A Delaware judge on Tuesday rejected a motion by the parent of Fox News Network to dismiss Dominion Voting Systems Inc's $1.6 billion defamation lawsuit over the network's 2020 presidential election coverage.
Delaware Superior Court Judge Eric Davis, who last December said Dominion could sue Fox News Network, said the voting machine company can also sue Fox Corp on a theory it was directly liable for statements on the network.
Fox Corp did not immediately respond to requests for comment. In a statement, Dominion said: "We are pleased to see this process moving forward to hold Fox accountable."
Dominion accused Fox of trying to avoid viewer defections to conservative rivals Newsmax and One America News by amplifying false theories that the company rigged the 2020 election so Republican Donald Trump would lose to Democrat Joe Biden.
Some theories were floated by Trump surrogates like the lawyers Rudy Giuliani and Sidney Powell, and included claims that votes were changed through algorithms created in Venezuela to rig elections for that country's late president Hugo Chavez.
In court papers, Dominion claimed that Fox Corp, through Chairman Rupert Murdoch and his son Chief Executive Lachlan Murdoch directly participated in, approved and controlled the network's election coverage and its aftermath.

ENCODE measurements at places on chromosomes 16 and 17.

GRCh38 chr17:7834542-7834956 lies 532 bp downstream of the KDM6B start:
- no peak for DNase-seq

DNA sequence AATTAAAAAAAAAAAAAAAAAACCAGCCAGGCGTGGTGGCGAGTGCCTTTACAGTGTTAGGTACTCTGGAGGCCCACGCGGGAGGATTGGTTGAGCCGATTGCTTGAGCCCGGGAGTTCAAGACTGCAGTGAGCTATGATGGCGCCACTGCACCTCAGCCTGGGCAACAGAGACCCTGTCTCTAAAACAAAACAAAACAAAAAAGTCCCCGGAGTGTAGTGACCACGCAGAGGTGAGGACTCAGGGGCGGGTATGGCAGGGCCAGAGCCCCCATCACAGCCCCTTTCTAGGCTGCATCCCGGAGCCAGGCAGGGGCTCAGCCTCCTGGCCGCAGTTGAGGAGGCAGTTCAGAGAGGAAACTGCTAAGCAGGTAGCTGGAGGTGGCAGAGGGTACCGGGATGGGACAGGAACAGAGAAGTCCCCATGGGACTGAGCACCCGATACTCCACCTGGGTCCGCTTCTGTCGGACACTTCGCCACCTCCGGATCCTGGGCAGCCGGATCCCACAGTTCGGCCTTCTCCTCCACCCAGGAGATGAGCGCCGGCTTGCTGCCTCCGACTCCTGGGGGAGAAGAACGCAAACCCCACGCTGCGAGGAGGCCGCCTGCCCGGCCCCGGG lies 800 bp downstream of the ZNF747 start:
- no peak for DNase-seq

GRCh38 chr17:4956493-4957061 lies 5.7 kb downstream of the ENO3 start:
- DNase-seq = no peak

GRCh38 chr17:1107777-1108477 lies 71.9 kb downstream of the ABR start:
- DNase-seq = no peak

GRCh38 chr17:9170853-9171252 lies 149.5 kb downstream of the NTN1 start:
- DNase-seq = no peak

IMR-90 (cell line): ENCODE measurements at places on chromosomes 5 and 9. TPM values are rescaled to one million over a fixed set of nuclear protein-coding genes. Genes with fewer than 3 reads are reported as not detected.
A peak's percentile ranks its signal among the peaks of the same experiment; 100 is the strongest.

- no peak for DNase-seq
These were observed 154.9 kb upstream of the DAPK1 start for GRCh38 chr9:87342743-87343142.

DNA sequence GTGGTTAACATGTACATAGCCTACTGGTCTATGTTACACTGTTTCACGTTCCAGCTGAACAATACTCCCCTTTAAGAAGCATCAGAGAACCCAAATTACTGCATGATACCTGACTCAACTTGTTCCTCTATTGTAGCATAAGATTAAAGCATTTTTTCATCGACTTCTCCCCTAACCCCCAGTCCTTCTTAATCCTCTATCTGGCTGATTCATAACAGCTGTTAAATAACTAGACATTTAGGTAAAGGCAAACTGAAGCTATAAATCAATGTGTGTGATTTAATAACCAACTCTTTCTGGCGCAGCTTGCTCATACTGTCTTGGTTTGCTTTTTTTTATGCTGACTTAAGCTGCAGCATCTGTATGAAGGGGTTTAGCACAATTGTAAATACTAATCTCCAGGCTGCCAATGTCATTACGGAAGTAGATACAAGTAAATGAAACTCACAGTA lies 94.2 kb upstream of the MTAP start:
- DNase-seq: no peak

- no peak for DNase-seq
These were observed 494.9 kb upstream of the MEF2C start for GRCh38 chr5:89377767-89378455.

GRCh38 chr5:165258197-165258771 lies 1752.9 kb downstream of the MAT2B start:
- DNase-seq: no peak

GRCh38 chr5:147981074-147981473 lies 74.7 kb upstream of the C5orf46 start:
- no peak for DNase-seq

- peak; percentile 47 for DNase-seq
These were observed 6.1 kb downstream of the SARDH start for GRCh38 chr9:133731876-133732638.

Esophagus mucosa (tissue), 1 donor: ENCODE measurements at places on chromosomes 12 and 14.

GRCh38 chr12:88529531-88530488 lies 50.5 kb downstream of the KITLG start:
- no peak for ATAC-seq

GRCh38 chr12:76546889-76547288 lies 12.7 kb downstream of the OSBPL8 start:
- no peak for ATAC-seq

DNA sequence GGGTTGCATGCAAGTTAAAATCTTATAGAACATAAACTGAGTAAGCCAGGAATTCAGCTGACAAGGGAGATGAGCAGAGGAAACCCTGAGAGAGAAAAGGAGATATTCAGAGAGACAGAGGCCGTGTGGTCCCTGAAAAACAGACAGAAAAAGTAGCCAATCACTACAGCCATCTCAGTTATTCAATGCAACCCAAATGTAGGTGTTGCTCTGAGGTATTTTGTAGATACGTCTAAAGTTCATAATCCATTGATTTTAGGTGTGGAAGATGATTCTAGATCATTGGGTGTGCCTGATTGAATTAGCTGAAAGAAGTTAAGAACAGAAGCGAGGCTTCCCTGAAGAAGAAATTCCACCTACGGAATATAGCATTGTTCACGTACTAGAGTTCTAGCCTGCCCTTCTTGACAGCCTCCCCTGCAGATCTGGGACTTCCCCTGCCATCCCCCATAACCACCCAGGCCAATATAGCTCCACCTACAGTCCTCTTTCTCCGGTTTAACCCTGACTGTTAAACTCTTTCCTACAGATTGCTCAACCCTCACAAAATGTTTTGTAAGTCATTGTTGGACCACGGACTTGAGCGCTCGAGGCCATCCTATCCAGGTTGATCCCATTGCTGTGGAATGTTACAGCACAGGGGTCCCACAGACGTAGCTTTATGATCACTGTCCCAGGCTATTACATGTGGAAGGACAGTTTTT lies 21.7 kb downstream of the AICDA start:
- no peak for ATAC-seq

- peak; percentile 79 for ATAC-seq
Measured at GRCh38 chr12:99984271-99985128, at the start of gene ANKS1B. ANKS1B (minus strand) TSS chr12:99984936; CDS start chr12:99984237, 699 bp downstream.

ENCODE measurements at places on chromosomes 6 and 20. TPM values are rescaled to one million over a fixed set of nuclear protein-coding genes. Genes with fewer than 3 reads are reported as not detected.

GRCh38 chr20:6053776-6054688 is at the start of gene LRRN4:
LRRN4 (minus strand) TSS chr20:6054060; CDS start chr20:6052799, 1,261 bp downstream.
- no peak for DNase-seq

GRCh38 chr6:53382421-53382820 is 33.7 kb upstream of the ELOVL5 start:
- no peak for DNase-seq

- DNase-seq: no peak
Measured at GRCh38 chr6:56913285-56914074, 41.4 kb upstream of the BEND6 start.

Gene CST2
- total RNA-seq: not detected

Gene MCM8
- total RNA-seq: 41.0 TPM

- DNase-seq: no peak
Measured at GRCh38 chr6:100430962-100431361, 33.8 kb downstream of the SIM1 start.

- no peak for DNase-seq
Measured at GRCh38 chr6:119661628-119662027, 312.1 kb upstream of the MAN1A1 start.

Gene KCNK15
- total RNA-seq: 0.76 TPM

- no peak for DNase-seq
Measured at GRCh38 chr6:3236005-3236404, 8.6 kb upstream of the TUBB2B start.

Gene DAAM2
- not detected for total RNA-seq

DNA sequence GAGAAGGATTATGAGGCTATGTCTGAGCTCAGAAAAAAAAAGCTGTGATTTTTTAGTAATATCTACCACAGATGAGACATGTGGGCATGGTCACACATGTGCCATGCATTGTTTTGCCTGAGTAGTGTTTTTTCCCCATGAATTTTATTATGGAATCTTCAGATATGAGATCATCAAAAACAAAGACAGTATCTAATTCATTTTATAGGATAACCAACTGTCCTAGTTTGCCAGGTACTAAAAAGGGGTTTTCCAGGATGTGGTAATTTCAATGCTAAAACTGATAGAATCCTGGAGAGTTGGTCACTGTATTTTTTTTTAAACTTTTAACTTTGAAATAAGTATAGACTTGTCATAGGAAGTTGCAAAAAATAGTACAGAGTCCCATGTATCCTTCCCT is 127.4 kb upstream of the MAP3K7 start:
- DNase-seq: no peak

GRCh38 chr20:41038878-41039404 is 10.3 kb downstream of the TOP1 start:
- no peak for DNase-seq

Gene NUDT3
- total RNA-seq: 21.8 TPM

Without ruling on the merits, Davis said the allegations permitted "reasonable" inferences that Fox Corp acted with malice and proximately caused Dominion's alleged damages.
"Dominion has adequately pleaded actual malice with respect to Rupert and Lachlan Murdoch," the judge wrote.
Davis dismissed a related defamation claim against another Fox entity, Fox Broadcasting, for posting the challenged statements on fox.com, citing a lack of evidence that anyone there was "subjectively aware of anything."
Smartmatic, another voting machine company, is also seeking billions of dollars in damages from Fox and various Trump allies it has accused of defamation.
The case is US Dominion Inc et al v Fox Corp, Delaware Superior Court, No. N21C-11-082.
(Reporting by Jonathan Stempel in New York; Editing by Howard Goller)